In July 2010 UK drug regulators approved Botox as a treatment for chronic type of migraine(1). The next to go was FDA (U.S. Food and Drug Administration), which made the same move in October last year(2). The use of botulinum toxin in prevention of migraine attacks has been discussed for more than 10 years but due to extensive research only now has it become possible to make full use of a substance associated mostly with cosmetic surgery.
Botox is a trade name for botulinum toxin, manufactured by Allergan Inc. in the US. Originally produced by the bacterium Clostridium botulinum, only A type toxin is used for medical reasons. OnabotulinumtoxinA, being the correct name of the discussed substance, is potentially lethal. When eaten in improperly prepared and stored meat products, it causes botulism, which can lead to flaccid paralysis and death. As the toxin attacks neuromuscular junctions, the main research path goes to releasing muscle spasms in various syndromes.
Botulinum toxin was firstly considered for therapy purposes by an ophthalmologist in 1960s. He used it to treat strabismus as well as blepharospasm and achieved success. Nowadays the spectrum of how to employ Botox is extraordinarily wide(3). Not only does it help to smooth wrinkles, but it is also used in such conditions as achalasia, anal fissure and incontinence due to neurogenic bladder. Moreover, botulinum is popular in neurology to handle dystonias or spastic disorders connected with cerebral palsy, Parkinson’s disease and multiple sclerosis. One of the most interesting uses of toxin A is axillary hyperhidrosis, which involves severe primary sweating.
Migraine is more than hard to treat. It is a serious disease that can spontaneously evolve from episodic into the chronic type. Chronic migraine (CM) is defined as headache frequency of more than 14 days a month. Its one year prevalence concerns around 2-4% of the general population(4). Chronicization into CM is still a mystery. It is thought that factors such as genetic predisposition, obesity, drug overuse or inappropriate lifestyle may contribute to the development of CM. When pharmaceuticals can no longer be used, but quite just the opposite withdrawal is recommended, drug topiramate or botulinum toxin injections come in handy(5).
Two major studies: PREEMPT1(6) and PREEMPT2(7) have proved that OnabotulinumtoxinA has a considerable potential to reduce severity of CM. Patients who had received multiple injections around the head and neck once in every 14 days, at the end of the trial observed a reduction of migraine days per month. The cumulative hours of headache also decreased. What is more, the first clinical programme showed that botulinum was safe, well tolerated and that treatmentrelated adverse effects were very rare. The results for Botox are, according to the authors of PREEMPT, significantly superior to placebo. Though some scientists suggest that they are rather modest as for a revolutionary therapy(8). Also the mechanism of how the symptoms are relieved is not clear(8).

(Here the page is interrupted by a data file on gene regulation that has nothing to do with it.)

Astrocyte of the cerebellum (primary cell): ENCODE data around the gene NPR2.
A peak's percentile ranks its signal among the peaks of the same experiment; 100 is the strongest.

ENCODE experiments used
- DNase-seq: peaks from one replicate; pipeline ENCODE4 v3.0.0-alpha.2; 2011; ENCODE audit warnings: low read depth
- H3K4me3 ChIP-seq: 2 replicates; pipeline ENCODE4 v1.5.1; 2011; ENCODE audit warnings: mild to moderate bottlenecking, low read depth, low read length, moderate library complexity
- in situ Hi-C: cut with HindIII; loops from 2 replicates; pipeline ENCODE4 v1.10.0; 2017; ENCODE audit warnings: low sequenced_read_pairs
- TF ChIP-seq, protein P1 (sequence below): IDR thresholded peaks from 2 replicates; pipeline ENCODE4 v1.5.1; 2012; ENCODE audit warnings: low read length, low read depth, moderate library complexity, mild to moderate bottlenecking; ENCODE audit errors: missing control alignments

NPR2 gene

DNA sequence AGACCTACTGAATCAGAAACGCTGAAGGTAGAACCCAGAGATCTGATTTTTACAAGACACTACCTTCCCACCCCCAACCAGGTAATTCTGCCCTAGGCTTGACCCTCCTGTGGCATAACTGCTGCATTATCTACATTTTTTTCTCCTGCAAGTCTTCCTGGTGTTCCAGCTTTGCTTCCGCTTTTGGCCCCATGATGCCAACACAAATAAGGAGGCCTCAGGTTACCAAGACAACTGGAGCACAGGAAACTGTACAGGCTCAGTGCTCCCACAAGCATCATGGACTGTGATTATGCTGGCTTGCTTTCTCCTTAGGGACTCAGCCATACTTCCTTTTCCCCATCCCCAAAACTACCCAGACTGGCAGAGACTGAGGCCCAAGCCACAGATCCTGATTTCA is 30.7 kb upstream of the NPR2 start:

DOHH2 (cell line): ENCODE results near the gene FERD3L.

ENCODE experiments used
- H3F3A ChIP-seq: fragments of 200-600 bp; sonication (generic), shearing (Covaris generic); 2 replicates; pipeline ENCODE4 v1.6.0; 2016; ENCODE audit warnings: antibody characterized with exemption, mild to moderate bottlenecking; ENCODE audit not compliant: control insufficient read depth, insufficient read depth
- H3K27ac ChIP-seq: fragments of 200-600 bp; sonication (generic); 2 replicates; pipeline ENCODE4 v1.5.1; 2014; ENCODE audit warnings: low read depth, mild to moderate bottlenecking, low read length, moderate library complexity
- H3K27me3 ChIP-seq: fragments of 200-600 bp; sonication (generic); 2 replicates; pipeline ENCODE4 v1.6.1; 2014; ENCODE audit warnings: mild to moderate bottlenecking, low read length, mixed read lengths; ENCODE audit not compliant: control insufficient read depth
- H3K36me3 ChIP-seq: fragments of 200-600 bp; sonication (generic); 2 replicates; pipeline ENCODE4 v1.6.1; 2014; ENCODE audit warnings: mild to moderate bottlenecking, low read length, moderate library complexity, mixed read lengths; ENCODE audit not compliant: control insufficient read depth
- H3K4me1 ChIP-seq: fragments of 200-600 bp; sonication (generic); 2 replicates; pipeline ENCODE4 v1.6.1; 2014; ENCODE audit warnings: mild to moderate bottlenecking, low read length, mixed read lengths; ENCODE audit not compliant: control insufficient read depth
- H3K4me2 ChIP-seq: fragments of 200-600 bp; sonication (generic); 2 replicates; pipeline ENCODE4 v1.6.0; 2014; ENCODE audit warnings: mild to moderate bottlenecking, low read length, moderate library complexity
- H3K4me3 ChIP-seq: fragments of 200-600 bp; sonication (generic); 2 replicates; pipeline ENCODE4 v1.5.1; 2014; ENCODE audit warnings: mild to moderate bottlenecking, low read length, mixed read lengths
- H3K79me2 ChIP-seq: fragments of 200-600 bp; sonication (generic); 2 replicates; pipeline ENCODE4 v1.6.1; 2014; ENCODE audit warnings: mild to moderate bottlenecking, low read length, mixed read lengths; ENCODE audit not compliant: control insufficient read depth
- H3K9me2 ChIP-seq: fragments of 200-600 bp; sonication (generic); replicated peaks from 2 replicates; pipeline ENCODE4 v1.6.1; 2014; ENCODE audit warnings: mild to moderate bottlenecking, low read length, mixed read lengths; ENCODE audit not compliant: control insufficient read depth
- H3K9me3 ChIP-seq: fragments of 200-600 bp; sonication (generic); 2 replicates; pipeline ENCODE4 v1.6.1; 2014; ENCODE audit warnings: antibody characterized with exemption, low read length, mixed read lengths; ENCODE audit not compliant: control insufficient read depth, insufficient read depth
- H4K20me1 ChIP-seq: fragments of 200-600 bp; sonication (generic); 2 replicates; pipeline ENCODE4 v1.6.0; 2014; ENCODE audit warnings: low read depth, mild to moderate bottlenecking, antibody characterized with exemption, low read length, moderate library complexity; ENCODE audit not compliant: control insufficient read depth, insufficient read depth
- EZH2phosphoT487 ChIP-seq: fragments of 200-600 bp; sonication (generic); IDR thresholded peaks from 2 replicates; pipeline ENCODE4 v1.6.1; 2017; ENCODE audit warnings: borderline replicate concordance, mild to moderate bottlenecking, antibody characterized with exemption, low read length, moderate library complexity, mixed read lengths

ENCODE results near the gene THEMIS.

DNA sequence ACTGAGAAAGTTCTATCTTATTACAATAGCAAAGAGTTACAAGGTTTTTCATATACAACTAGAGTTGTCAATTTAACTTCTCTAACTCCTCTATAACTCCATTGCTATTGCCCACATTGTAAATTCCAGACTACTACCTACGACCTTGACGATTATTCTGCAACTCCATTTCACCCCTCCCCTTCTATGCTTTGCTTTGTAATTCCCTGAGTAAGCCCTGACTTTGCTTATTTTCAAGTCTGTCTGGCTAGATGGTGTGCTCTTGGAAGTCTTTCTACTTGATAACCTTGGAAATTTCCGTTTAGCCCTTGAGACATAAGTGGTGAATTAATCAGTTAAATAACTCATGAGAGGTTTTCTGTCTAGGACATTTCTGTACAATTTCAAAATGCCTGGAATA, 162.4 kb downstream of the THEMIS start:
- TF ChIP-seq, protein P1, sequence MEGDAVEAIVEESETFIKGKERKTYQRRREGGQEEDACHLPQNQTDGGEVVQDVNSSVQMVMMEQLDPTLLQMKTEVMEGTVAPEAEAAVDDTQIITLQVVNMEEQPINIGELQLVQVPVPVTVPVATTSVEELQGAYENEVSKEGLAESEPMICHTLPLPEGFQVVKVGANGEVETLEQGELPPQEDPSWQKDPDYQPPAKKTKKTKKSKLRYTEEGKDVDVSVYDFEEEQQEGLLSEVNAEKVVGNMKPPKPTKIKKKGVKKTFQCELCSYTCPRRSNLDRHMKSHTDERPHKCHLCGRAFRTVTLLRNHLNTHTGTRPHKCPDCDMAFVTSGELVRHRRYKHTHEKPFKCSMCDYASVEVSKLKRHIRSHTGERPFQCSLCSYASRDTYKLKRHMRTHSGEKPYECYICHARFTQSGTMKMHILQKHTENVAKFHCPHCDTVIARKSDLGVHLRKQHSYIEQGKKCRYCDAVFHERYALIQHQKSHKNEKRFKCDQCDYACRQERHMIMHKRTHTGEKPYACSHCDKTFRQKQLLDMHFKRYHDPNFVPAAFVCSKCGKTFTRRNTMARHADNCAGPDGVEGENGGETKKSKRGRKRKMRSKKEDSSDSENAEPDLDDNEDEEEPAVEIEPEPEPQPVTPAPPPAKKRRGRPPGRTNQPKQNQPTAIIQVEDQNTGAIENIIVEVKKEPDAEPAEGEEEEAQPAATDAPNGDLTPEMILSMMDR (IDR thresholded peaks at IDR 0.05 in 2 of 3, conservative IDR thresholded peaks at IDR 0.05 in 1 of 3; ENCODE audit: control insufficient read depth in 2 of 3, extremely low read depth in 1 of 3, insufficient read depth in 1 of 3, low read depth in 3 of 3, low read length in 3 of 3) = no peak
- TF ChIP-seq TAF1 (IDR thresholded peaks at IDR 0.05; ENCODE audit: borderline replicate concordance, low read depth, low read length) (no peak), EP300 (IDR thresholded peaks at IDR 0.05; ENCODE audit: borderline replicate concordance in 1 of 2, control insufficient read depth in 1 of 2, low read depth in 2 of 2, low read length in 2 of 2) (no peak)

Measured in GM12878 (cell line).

But if we take into consideration the great discomfort and disability CM causes, even a little decrease of pain seems to be crucial for patients. Therefore Botox along with topiramate remains one of the greatest hopes for treatment of chronic migraines. Looking at its therapeutic potential, who knows how many other diseases can be cured by Botox in future.
3.Development of future indications for BOTOX. Brin MF http://www.ncbi.nlm.nih.gov/pubmed/19470342
4.Chronic migraine: comorbidities, risk factors, and rehabilitation. Negro A, D’Alonzo L, Martelletti P http://www.ncbi.nlm.nih.gov/pubmed/20865469
5.A multi-center double-blind pilot comparison of onabotulinumtoxinA and topiramate for the prophylactic treatment of chronic migraine. Cady RK, Schreiber CP, Porter JA, Blumenfeld AM, Farmer KU http://www.ncbi.nlm.nih.gov/pubmed/21070228
6.OnabotulinumtoxinA for treatment of chronic migraine: results from the double-blind, randomized, placebo-controlled phase of the PREEMPT 1 trial. Aurora SK, Dodick DW, Turkel CC, DeGryse RE, Silberstein SD, Lipton RB, Diener HC, Brin MF; PREEMPT 1 Chronic Migraine Study Group. http://www.ncbi.nlm.nih.gov/pubmed/20647170
7.OnabotulinumtoxinA for treatment of chronic migraine: results from the double-blind, randomized, placebo-controlled phase of the PREEMPT 2 trial. Diener HC, Dodick DW, Aurora SK, Turkel CC, DeGryse RE, Lipton RB, Silberstein SD, Brin MF; PREEMPT 2 Chronic Migraine Study Group. http://www.ncbi.nlm.nih.gov/pubmed/20647171
8. Botulinum toxin for the treatment of headache: a promising path on a “dead end road”? Delstanche S, Schoenen J.http://www.ncbi.nlm.nih.gov/pubmed/21114129
9. Botulinum neurotoxin in the treatment of headache disorders. Mauskop A. http://www.ncbi.nlm.nih.gov/pubmed/20816423